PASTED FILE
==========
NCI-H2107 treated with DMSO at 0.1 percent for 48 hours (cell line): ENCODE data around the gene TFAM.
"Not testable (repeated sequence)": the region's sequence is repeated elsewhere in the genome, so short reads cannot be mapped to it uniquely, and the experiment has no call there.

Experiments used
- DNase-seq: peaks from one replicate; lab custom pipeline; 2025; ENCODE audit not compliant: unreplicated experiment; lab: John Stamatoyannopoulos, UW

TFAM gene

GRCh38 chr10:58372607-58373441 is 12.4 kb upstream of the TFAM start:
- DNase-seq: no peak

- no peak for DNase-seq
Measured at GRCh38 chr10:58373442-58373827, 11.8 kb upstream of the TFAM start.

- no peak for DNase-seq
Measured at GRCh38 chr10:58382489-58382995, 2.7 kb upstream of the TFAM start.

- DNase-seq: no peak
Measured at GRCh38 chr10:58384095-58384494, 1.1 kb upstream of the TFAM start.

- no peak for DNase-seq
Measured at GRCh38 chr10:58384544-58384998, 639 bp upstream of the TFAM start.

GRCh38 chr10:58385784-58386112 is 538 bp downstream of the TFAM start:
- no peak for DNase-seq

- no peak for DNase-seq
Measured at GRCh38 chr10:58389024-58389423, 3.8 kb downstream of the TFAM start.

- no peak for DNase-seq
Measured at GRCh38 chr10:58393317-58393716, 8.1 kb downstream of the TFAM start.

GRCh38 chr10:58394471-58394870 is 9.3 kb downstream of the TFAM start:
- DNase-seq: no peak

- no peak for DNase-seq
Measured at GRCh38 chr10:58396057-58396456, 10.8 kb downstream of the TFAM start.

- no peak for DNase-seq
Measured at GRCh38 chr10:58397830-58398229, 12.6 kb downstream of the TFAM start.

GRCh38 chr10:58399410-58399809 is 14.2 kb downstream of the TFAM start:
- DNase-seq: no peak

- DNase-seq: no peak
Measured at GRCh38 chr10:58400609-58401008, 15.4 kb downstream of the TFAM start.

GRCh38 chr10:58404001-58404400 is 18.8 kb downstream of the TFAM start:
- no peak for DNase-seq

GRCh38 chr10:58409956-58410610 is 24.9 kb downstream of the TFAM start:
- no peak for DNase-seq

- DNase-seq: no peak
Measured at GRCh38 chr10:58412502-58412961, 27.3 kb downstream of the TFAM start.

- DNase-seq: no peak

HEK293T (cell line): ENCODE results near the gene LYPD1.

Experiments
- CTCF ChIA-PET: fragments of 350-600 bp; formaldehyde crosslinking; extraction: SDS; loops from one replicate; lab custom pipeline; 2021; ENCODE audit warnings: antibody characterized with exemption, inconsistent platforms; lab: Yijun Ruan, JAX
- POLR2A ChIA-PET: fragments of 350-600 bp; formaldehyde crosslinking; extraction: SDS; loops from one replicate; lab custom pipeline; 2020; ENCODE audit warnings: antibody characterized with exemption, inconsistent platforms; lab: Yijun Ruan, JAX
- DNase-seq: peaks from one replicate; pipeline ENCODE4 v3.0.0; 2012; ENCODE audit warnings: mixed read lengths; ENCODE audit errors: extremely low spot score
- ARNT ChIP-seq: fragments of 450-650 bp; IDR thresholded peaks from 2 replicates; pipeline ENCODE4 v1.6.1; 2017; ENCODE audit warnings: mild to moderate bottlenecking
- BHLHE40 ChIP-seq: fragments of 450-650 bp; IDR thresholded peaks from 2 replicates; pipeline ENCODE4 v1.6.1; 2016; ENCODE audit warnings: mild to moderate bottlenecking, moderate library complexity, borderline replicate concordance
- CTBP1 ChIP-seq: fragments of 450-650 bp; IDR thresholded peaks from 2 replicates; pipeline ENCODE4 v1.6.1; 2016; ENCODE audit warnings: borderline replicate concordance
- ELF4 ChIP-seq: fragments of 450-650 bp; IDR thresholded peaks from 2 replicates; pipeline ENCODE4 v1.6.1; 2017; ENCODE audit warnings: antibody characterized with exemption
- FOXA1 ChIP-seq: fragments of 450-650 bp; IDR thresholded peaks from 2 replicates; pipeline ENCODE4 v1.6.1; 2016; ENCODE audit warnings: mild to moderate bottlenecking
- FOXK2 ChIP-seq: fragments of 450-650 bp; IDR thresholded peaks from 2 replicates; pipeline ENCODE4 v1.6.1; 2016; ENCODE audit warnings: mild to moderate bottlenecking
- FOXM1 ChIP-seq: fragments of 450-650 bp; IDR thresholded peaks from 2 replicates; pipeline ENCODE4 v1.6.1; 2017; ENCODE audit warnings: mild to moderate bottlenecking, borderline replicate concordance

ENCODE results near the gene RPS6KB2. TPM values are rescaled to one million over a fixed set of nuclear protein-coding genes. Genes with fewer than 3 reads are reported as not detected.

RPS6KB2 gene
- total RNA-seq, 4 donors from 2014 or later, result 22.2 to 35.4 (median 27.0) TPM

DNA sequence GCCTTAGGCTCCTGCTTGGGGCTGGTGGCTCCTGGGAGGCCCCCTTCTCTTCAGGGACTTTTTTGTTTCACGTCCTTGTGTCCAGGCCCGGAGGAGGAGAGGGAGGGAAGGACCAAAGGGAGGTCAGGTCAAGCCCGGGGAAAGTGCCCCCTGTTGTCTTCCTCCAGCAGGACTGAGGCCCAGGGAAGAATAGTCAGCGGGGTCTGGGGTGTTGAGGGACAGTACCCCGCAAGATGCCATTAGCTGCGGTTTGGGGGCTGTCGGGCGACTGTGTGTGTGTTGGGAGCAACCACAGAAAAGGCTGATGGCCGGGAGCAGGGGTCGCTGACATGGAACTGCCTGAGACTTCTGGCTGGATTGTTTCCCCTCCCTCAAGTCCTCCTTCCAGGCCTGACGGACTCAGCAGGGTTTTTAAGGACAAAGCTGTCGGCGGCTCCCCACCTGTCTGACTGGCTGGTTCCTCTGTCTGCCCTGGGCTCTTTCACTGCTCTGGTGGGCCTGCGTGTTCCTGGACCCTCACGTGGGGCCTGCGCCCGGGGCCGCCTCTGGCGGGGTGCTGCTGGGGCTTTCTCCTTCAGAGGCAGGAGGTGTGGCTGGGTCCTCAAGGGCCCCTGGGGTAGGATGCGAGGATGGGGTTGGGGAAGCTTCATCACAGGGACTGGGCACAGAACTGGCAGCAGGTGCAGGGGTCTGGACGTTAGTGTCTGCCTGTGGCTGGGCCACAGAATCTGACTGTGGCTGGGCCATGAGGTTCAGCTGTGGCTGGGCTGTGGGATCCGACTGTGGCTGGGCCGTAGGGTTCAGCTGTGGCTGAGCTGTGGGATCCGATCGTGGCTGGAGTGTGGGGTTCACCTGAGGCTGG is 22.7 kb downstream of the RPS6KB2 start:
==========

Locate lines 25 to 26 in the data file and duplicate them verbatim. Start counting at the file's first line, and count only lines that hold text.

Measured at GRCh38 chr10:58396057-58396456, 10.8 kb downstream of the TFAM start.

- no peak for DNase-seq